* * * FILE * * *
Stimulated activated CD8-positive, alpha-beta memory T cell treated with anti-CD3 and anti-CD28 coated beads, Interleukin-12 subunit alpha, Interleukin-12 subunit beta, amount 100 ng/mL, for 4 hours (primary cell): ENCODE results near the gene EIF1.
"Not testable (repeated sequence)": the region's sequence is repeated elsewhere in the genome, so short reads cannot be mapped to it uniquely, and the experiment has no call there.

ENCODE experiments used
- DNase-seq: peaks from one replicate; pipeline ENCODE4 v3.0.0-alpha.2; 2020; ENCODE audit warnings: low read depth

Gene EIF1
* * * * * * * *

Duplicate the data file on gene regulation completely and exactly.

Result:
Stimulated activated CD8-positive, alpha-beta memory T cell treated with anti-CD3 and anti-CD28 coated beads, Interleukin-12 subunit alpha, Interleukin-12 subunit beta, amount 100 ng/mL, for 4 hours (primary cell): ENCODE results near the gene EIF1.
"Not testable (repeated sequence)": the region's sequence is repeated elsewhere in the genome, so short reads cannot be mapped to it uniquely, and the experiment has no call there.

ENCODE experiments used
- DNase-seq: peaks from one replicate; pipeline ENCODE4 v3.0.0-alpha.2; 2020; ENCODE audit warnings: low read depth

Gene EIF1